All the work to hang a suspended ceiling on a 1500 sq ft seems like the same amount to put these boards up and hang drywall sheets.

That seems like a ton of work to hang the grid and then have drywall as the tiles. How the heck do you paint that?

B

funfool 10-28-2012 07:20 PM

I may be wrong, seems you would need access sooner or later.
There must be some sort of plumbing or hvac, wiring that is running under the floor.

You can do what you want, I would hate to cover things you may need access to later.
You mentioned "out on the farm" Do you have any mice on your farm that can move in and chew up ductwork or electrical?, plastic pex like plumbing that is common on mobile homes?

All that aside, 12' span for a 2x4 with no support in the middle, will be some weight on them, I suspect will sag in the middle, would use 2x6 "If I were to do it"

GBrackins 10-28-2012 07:39 PM

the maximum span for 2x4 ceiling joists at 16" o.c. using spruce-pine-fir #2 would be 10'-9" for a dead load of 5 psf. see this link for span tables for ceiling joists

http://publicecodes.cyberregs.com/ic...9_8_sec002.htm

good luck!

hand drive 10-28-2012 09:53 PM

Quote:

Originally Posted by Beepster (Post 1039844)
8' ceiling. All I was thinking of doing was laying 12' 2x4s on the side every 16" on center like a floor joist. There are two steel beams to screw into plus the the center and exterior wall.

All the work to hang a suspended ceiling on a 1500 sq ft seems like the same amount to put these boards up and hang drywall sheets.

That seems like a ton of work to hang the grid and then have drywall as the tiles. How the heck do you paint that?

B

Are you talking about stripping the ceiling with 2x4s screwed up to the underside of the steel beams, or having 2x4s span 12' between the walls? the grid is the framework for the drywall and you screw the drywall to it just like studs,The drywall does not drop in like tiles. I've done a few commercial ceilings this way and the reason I mention it is for space restraints associated with basement ceilings..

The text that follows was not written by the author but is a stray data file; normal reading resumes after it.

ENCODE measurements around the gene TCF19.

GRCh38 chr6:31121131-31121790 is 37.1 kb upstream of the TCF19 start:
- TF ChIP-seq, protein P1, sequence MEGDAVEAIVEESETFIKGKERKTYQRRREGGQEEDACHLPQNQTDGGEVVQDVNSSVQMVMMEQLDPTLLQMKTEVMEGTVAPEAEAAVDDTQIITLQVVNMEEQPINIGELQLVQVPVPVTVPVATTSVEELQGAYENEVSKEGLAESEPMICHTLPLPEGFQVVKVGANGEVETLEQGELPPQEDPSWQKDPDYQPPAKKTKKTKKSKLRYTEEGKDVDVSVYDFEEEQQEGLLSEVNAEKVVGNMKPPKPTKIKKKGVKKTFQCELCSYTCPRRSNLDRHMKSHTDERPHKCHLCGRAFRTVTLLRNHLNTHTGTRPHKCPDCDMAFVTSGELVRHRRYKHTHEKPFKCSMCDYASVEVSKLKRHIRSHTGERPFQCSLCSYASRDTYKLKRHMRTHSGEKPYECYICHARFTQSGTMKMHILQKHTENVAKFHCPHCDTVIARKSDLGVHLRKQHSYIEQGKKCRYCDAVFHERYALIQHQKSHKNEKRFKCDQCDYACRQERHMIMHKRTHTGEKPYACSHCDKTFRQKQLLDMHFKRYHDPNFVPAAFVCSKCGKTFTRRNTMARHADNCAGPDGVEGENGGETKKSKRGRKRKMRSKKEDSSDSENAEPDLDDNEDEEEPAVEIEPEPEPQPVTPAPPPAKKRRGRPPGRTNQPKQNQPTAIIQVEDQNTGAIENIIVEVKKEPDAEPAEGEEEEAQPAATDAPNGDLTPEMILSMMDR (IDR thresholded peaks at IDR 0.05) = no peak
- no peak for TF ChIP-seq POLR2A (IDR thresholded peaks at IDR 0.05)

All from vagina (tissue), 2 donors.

Beepster 10-28-2012 10:50 PM

Quote:

Originally Posted by hand drive (Post 1039969)
Are you talking about stripping the ceiling with 2x4s screwed up to the underside of the steel beams, or having 2x4s span 12' between the walls? the grid is the framework for the drywall and you screw the drywall to it just like studs,The drywall does not drop in like tiles. I've done a few commercial ceilings this way and the reason I mention it is for space restraints associated with basement ceilings..

I am talking about using the 2x4s as stripping for the drywall. The two steel beams will be at about the 4' and 8' interval of the span. Plus they will be fastened at each end of the 12' span. I am not for one second worried about any sagging. If I were to try and put the 2x4s further apart there may be a worry.

At a very minimum, I may do drop ceiling for the bathroom and drop/no ceiling in the utility room. Otherwise the rim joist area is buttoned up with plywood and a couple layers of xps held in place by sprayfoam. Not a worry about access.

B